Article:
Bishop Shawn McKnight has received praise for some forceful words he spoke on the sidelines of the Baltimore meeting, and others he wrote in the wake of it. “At the time of this writing, there has not been one bishop, archbishop or cardinal in either the Holy See or the United States who has come forward on his own to repent publicly of his sins of omission or commission with regard to Archbishop McCarrick’s series of promotions over decades,” wrote McKnight — who was consecrated and installed in his See of Jefferson City, Missouri, only this past February — in a letter to the faithful of his diocese, which he posted to his diocesan website after returning from Baltimore.
“Please, be men, not cowards, and come clean on your own!” McKnight exhorted his brethren in a letter not addressed to them, a letter written from his own See, to which he had just returned after several days in the bishops’ company. “There doesn’t have to be a formal and long, drawn out investigation,” McKnight also noted in the letter, “for a bishop to exercise a little compunction and concern for the well-being of the whole Church.”
Lack of will
Awful as l’Affaire McCarrick doubtless is, McCarrick is only the worst of the lot — the worst we know of, at any rate. Bishop Richard Malone of Buffalo sat with the other bishops, and received not a single call from the floor to answer for himself, though he is credibly accused of grossly mishandling several cases in his diocese.
The head of the US Bishops’ National Review Board, Francesco Cesareo — a layman and president of Assumption College in Worcester, Ma. — told the bishops, “While much of the guilt has been placed on priests, bishops have often escaped punishment.” He went on to say, “As more information is publicized regarding the inappropriate handling of abuse by bishops, it remains clear that some bishops have escaped the consequences of their acts of omission regarding abuse, and that little is being done to address this injustice.”
The problem is not a want of information at this point, but a lack of will.
The Bishops of the Missouri Province wrote a blunt, direct letter to Bishop Timothy L. Doherty of Lafayette, Indiana, who is Chairman of the US Bishops’ Committee for the Protection of Children and Young People. Their letter was dated October 6th. They made it public on November 12th, after the Holy See spiked the US Bishops’ proposals.
“The McCarrick scandal has shaken not only the confidence of Catholics,” the Missouri bishops wrote, “but also of others who look to our Church for moral guidance.” They went on to say, “It is our moral obligation to acknowledge the negative consequences of a pastoral strategy of silence and inaction in the face of such a horrific scandal that is so widely known.”
“The very credibility of the Church has already been seriously damaged by a persistent silence and inaction over many decades,” the Missouri bishops said — and they are not wrong.
Morality and monsters
Nevertheless, the almost exclusive focus on the corporate moral obligation of all the bishops together elides the duty of each bishop toward the same. So long as the bishops insist on acting only or even primarily as a body, the bishops deserve — in justice — to be judged according to the worst of their lot. The worst of their lot are monsters, though there is still a general clerical unwillingness to admit even that. The president of the University of Notre Dame, Fr. John Jenkins, CSC, drew significant flak last week for some comments he made regarding Uncle Ted McCarrick specifically, and the broad crisis, generally.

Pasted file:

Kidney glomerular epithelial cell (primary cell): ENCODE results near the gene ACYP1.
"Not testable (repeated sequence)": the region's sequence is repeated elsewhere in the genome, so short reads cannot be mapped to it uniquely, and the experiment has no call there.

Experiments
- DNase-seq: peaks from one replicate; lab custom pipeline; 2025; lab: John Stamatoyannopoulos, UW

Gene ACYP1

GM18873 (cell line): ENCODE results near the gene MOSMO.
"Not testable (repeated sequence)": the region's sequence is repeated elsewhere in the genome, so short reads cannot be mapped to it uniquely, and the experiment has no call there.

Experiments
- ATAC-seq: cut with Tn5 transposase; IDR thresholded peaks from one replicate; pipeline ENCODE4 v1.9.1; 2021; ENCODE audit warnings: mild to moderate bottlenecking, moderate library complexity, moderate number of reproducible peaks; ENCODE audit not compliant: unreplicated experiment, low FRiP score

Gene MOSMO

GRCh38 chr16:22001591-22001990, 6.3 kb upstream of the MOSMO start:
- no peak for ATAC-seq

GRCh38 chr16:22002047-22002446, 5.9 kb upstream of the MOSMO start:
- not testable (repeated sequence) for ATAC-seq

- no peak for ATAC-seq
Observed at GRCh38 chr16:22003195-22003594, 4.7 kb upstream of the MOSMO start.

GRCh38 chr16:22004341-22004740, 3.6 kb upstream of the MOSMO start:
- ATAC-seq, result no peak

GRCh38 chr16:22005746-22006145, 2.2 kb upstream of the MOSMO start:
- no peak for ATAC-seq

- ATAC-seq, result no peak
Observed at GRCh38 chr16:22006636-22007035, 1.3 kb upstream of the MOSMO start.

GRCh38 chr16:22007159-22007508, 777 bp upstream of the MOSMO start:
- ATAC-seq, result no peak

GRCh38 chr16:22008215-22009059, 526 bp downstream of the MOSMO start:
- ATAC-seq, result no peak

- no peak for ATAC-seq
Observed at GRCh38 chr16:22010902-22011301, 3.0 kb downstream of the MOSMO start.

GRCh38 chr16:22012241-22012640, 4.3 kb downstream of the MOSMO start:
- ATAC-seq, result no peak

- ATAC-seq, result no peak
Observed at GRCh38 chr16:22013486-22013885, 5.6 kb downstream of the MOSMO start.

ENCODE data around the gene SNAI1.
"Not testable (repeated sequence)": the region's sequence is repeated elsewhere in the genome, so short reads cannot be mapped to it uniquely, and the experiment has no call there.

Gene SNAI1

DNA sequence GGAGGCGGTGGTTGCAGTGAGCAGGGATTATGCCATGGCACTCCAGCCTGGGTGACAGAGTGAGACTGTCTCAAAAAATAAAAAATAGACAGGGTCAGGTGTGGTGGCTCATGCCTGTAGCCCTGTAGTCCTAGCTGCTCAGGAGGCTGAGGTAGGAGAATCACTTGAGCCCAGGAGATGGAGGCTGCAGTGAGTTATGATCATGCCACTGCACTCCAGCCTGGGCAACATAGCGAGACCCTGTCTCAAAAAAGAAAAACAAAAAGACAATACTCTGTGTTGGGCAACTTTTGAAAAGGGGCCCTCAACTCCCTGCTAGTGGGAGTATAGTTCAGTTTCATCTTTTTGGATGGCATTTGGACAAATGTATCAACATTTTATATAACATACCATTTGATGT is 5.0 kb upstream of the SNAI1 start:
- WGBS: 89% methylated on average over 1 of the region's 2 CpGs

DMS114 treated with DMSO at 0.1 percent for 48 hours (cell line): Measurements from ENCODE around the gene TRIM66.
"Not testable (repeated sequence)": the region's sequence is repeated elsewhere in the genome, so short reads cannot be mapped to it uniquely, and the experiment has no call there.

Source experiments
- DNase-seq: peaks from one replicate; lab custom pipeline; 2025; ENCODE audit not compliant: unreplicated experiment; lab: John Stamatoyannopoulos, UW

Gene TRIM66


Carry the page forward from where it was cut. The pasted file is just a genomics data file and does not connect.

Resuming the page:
In an exclusive interview with Crux, he said, “There’s a tendency, and I don’t think it’s a helpful tendency in this kind of situation, to turn the perpetrators into monsters.” Jenkins went on to say, “[The tendency is] just to imagine that they are thoroughly corrupt people, but the problem is that it’s not true. It’s a part of their lives that is deeply problematic, but another part that is not.”
“That’s why it’s so hard to identify the problem,” Fr. Jenkins added, “and sometimes, that person doesn’t seem to see the problem.”
Fr. Jenkins’ line reminded me of a conversation many years ago — a typical newsroom shop session — in which we were talking about the classification of Hamas as a terrorist organization. “Well, it seems pretty straightforward to me,” I said roughly, “they kill civilians on purpose and break things to make a political point.” One of my interlocutors responded, roughly, “It’s more complicated than that,” adding, “they run maternity clinics and distribute medicine, baby formula, and the like.” I responded, “There’s nothing complicated about that: Hamas are terrorists who run maternity clinics and distribute medicine, baby formula, and the like.”
Many of us expect our devils to appear as great cloven-hoofed beasts: mouths dripping, tails lashing, pitchforks poised. In reality, the Devil appears most often and most dangerously as “a man of wealth and taste”: a “lover” of exquisite things and a “friend” who is a fixer; a gregarious chap, at once familiar and powerful. The devil, in short, looks like Uncle Ted McCarrick.
When he finds himself up a tree, he will adopt all sorts of guises. Most often, though, he will feign ineptitude and attempt to lull those who have treed him into complacency, if not to elicit their pity. The devil, in short, often looks like Ted McCarrick — and when he’s in a bind, he looks and acts like Verbal Kint.
If you value the news and views Catholic World Report provides, please consider donating to support our efforts. Your contribution will help us continue to make CWR available to all readers worldwide for free, without a subscription. Thank you for your generosity!